Competing at the national level

Allison Lehman

Allison Lehman

Allison Lehman

In July I competed in the Senior National Games in Minneapolis, Minnesota; my first exposure in a national swim meet.

My husband, Liam Flynn suggested going. We were traveling north and east on a road trip. He would be doing most of the driving.

I qualified by swimming in a prior swim meet in February 2014 in four events and two bonus events for a total of six events spread over three days.

We started on our road trip two and a half weeks prior to the swim meet. Head coach, Doug Springer here at Saddlebrooke, suggested finding pools along the way to practice. Hotels, community and one college pool which was exceptional in Sioux Falls, South Dakota.

Upon checking in at the Minneapolis Convention Center, I received my welcome packet, credential ID, a booklet listing competitors, their events and where they were from. Turns out my high school history teacher, who was the varsity baseball coach, was there too! While I did not get to see him, I did contact him via Facebook. Next the University of Minnesota pool, a big indoor facility, seating for 2500 spectators.

That night I thought, just don’t disqualify (DQ). Swim your best. I did not want to be last in my events. I didn’t know the level of competition. A gut feeling, I might be in over my head, literally and physically. Ignorance is bliss? Well, I’m here now.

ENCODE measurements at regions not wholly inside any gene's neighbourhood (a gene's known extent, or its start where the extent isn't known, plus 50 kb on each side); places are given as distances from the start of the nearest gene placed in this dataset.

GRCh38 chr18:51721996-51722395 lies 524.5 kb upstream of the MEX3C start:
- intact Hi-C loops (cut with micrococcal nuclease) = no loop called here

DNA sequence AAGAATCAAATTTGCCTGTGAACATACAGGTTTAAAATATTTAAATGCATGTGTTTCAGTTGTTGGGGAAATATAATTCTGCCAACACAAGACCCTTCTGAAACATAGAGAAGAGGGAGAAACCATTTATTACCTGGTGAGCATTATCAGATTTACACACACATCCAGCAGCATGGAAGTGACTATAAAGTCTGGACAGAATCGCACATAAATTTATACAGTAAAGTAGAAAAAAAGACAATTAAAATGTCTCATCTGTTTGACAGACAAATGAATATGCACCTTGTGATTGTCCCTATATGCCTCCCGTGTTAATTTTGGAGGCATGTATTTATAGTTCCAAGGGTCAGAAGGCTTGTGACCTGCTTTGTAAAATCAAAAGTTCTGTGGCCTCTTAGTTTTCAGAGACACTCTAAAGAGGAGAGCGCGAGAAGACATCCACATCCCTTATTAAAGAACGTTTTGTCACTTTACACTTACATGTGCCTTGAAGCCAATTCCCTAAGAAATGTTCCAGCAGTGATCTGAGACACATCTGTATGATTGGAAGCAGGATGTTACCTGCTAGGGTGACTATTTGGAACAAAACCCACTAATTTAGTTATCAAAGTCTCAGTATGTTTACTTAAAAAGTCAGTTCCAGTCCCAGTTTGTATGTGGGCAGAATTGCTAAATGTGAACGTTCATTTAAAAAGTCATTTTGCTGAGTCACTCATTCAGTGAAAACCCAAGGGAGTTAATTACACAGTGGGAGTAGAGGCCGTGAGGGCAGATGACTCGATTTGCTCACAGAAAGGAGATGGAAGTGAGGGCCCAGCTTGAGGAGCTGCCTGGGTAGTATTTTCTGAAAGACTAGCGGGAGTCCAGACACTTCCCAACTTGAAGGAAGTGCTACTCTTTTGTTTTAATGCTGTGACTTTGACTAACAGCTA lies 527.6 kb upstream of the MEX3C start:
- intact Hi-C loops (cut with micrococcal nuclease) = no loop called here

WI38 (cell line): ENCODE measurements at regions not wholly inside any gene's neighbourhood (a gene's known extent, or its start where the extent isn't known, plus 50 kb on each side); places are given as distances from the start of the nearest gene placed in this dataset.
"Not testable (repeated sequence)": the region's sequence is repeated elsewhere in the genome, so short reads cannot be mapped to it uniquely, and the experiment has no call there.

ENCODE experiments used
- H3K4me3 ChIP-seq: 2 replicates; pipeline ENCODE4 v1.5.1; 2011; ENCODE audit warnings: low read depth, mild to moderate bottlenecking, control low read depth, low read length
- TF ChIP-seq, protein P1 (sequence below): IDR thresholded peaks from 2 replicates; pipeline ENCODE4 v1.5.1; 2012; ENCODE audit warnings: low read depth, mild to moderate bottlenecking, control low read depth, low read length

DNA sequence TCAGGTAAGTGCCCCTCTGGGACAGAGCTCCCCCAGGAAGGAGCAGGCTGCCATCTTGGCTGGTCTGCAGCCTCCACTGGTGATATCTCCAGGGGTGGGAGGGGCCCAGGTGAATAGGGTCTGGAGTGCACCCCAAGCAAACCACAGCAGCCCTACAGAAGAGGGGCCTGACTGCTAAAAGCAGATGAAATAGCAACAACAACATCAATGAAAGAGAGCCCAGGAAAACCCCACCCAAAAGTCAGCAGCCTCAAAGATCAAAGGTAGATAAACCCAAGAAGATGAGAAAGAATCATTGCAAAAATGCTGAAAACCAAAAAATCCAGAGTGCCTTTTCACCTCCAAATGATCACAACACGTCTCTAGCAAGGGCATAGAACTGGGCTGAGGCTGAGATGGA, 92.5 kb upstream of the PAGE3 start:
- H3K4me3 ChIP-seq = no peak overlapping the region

Day one I walked into the swimmers’ area thinking I’m representing myself and Saddlebrooke female swimmer in the 55-59 age group. What have I done? Most women were in the latest technical suits. Here I am in an off the rack suit. Mark Spitz and I have something in common. He bought his winning Olympic suit off the rack, too. Many of these women have been swimming competitively since birth. Okay, maybe since their teens.

My husband sat in the spectator’s area recording my events on his iPhone. I saw my dive, stroke, turns and finish in the 200 freestyle and 50 backstroke. In both events I placed 10th with honorable mentions. I was tickled pink. My nerves calmed down.

Day two 200 breaststroke and 200 backstroke, taking fifth and eighth place respectively. Whaoo! I stood on a podium, heard my name announced, collected my first two ribbons. I tell you, almost like the Olympics.

Day three 100 backstroke and 500 freestyle. Another holy cow moment taking sixth and fourth respectively, collecting two ribbons.

It was a fast pool and indoors. Fast meaning a deep pool, no water back splash off the wall. Indoors meant concentrating on chin up in backstroke. Not worrying about zigzagging or hitting the lane line. I focused on the ceiling, reaching way back.

I was pleased with my results; five events I beat my seed time. The sixth event was a second slower. Not so bad in my book for someone who has only been swimming competitively for two years.